| Naples Daily News
When it comes to statistics, I’ve usually been a bit better with them on the sports side of world from my younger days of figuring out batting averages and tracking Dennis Rodman rebounds, suspensions and technical fouls.
Like, for example, your Buckeyes tonight will probably need to rush for 200 yards or more against an Alabama team of NFLers to maybe have a chance, just maybe, mind you, to win the College Football Playoff championship a few miles up the road off Alligator Alley. If they play at all.
Now on local and state stats, I often turn to CoStar Group’s Brian Alford, a data king who’s a lot smarter than me. But that ain’t hard. He’s a Georgia Tech guy, don’t you know. His title kind of tells it: Florida Director of Market Analytics.
Mr. Numbers hit me with a whopper right off the bat, regarding commercial real estate.
“Sales volume in the fourth quarter finished with the second-highest level on record for the Naples market,” Alford said.
With that kind of history, I immediately thought of Vin Scully’s magic words from the 1988 World Series: In a year that has been so improbable, the impossible has happened.
OK. Perhaps not impossible but extraordinary during a COVID-19 era full of so much uncertainty.
As it turned out, three of the year’s five biggest deals, a combined $162 million, splashed down in a five-day period at the end of December.
It’s simple. Everybody wants a piece of the Peninsula. A slab on the sand. A slice of sunshine.
And not just all those with the New York and Jersey plates in local traffic I’ve been writing about during the coronavirus crisis. We’re seeing more cars from distant lands like Utah and Montana. Sure, we’re kind of whiny about unseasonable seemingly arctic highs in the 60s, but those folks won’t normally see anything that warm for another four or five months unless they come or move here.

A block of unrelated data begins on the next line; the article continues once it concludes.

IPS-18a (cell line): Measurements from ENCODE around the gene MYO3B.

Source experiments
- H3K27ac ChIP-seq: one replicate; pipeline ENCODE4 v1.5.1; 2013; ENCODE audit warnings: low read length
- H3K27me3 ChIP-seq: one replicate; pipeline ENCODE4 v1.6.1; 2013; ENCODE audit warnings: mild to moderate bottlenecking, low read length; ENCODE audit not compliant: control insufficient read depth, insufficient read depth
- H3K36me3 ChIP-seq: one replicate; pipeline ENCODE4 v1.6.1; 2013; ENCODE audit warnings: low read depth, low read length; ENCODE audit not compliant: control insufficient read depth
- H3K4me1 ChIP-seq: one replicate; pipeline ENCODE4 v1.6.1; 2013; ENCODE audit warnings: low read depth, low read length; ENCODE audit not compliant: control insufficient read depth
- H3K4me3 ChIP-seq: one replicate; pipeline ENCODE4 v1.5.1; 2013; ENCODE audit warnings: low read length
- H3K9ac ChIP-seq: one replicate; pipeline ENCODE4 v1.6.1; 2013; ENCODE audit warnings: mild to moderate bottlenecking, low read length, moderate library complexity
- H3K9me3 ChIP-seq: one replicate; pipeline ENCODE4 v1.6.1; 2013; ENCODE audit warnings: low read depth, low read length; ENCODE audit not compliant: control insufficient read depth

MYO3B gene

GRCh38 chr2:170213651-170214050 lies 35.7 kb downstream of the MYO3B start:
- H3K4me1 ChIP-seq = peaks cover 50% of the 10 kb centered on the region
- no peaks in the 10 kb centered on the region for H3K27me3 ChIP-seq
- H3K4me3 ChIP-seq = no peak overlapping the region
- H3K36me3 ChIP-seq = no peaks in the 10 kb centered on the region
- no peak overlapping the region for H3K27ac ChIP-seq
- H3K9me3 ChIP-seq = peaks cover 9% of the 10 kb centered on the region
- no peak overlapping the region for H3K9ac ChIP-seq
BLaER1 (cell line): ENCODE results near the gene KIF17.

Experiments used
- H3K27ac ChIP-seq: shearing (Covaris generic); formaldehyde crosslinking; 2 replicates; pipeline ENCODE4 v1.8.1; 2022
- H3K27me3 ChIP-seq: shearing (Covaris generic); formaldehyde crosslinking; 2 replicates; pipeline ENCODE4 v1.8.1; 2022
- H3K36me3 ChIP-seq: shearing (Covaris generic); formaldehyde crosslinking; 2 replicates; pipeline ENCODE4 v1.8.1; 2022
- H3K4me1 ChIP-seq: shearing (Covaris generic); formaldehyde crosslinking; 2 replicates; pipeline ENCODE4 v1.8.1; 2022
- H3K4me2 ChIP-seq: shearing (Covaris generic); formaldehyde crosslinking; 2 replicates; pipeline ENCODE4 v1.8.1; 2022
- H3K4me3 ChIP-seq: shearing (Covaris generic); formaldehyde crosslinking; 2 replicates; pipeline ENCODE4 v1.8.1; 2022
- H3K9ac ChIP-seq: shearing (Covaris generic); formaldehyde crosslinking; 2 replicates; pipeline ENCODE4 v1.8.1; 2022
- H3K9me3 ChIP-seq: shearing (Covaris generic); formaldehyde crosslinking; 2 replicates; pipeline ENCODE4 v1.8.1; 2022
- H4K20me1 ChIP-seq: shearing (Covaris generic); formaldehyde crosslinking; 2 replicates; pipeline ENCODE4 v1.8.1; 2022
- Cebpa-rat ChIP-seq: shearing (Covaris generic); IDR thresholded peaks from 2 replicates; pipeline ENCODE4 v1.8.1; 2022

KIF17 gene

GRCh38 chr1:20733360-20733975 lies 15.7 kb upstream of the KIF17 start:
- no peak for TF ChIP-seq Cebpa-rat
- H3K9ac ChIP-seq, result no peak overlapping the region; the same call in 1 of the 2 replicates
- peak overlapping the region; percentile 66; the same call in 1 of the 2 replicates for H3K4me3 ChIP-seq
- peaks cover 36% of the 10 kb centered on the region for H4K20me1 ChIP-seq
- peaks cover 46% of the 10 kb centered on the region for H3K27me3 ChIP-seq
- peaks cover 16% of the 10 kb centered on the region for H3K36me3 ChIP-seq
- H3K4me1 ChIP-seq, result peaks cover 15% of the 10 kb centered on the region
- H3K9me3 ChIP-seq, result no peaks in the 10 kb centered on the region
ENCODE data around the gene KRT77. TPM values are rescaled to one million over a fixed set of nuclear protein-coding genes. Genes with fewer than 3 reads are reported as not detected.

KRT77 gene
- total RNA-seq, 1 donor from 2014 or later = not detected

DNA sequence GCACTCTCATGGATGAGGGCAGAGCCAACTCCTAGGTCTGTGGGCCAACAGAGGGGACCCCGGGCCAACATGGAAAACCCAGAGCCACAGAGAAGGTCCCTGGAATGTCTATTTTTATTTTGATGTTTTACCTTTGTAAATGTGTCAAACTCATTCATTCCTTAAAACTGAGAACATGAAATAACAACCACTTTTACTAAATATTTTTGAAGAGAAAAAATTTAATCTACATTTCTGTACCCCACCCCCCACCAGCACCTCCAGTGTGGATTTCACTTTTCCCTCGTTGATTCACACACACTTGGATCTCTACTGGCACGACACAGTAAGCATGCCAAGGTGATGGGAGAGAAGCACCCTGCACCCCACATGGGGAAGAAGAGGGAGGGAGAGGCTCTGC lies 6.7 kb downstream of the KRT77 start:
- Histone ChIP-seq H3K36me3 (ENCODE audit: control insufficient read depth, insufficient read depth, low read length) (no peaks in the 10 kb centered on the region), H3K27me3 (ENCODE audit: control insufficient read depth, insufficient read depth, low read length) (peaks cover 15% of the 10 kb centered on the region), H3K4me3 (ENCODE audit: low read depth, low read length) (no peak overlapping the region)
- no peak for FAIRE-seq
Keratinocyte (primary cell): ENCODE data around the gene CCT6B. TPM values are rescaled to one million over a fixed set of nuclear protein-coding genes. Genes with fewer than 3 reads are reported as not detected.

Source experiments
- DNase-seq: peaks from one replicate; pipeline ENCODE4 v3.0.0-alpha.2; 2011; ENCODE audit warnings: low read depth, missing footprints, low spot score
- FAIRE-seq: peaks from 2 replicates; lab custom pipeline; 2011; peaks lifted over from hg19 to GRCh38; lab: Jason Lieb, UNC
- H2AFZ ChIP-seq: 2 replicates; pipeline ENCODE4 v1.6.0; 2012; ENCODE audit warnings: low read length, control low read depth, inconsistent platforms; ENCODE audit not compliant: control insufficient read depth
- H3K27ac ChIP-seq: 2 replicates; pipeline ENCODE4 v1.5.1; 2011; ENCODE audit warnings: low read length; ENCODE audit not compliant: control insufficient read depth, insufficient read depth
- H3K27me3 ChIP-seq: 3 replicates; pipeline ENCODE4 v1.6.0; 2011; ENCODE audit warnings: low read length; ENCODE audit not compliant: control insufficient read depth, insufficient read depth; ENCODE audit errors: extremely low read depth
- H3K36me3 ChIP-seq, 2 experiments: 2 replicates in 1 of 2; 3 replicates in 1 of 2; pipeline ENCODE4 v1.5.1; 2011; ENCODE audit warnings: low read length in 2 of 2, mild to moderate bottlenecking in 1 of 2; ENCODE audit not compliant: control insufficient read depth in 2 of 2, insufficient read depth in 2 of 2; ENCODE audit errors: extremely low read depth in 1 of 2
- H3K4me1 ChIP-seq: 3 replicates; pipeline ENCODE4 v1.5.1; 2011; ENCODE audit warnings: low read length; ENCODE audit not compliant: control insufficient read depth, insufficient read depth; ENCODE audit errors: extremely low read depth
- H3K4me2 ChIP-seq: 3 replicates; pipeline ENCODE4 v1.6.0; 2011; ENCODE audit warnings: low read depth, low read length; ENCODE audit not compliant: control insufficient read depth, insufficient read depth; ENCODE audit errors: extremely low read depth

Capitalists from far and wide are paying heed, with Alford finding “an increase in attention from out-of-market investors.
“Ninety-nine percent of all sales volume in 2020 was attributed to nationally-based buyers,” he said. “National investors have increasingly targeted high-growth economies in less urban/dense locales.”
LandQwest’s Adam Palmer, recent president of Florida’s Certified Commercial Investment Member chapter, this summer had noted a similar trend.
“There’s incredible amount of demand, particularly from out of area institutional investors, that are just dumping an incredible amount of capital,” Palmer said.
What are these money bags buying these days?
Mostly apartments. Lots and lots of apartments.
“Multi-family deals dominated the top 10 in Collier,” Alford said. “Most commercial real estate indicators are approaching normalization in Collier County, meaning back to or exceeding pre-COVID levels. The majority of job losses have been recaptured, multi-family asking rents have almost returned to pre-March peak levels, and the investment markets are improving. Sublet and available space on the market has risen a bit over the past year, but not to any red flag levels and not to the extent we’ve seen in most markets nationally.”
The top 10
Here are the mega-price tags for Collier, according to Alford:
1. Feb. 2, $85 million: 8633 Addison Place Circle including Addison Place multi-family near Immokalee Road and Collier Boulevard.
2. Dec. 22, $82.3 million: 7425 Inspira Circle including Inspira multi-family off Rattlesnake Hammock Road.
3. May 7, $60.4 million: 4800 Aston Gardens Way including Aston Gardens at Pelican Marsh multi-family near Livingston and Immokalee roads.
4. Dec. 21, $51.7 million: 1361 S. Airport Road including Simply Self-Storage building near Davis Boulevard.
5. Dec. 17, $28 million: 1100 Immokalee Road including building of Naples Daily News, which has become the tenant.
6. Oct. 22, $27.5 million: 3868 City Gate Blvd. N. including Paradise Coast Sports Complex near I-75 and Collier Boulevard.
7. Nov. 3, $25.4 million: 2580 Wild Pines Lane including Wild Pines of Naples multi-family near Shadowlawn Drive.
8. Oct. 28, $24 million: 3531 Plantation Way including Naples 701 multi-family near Bayshore Drive.
9. Jan. 16, $20.2 million: 8810 Immokalee Road land at Collier Boulevard, where Founders Square is under construction featuring shops, eateries, housing and other amenities.
10. March 20, $17.2 million: 1260 Creekside Parkway off Immokalee Road.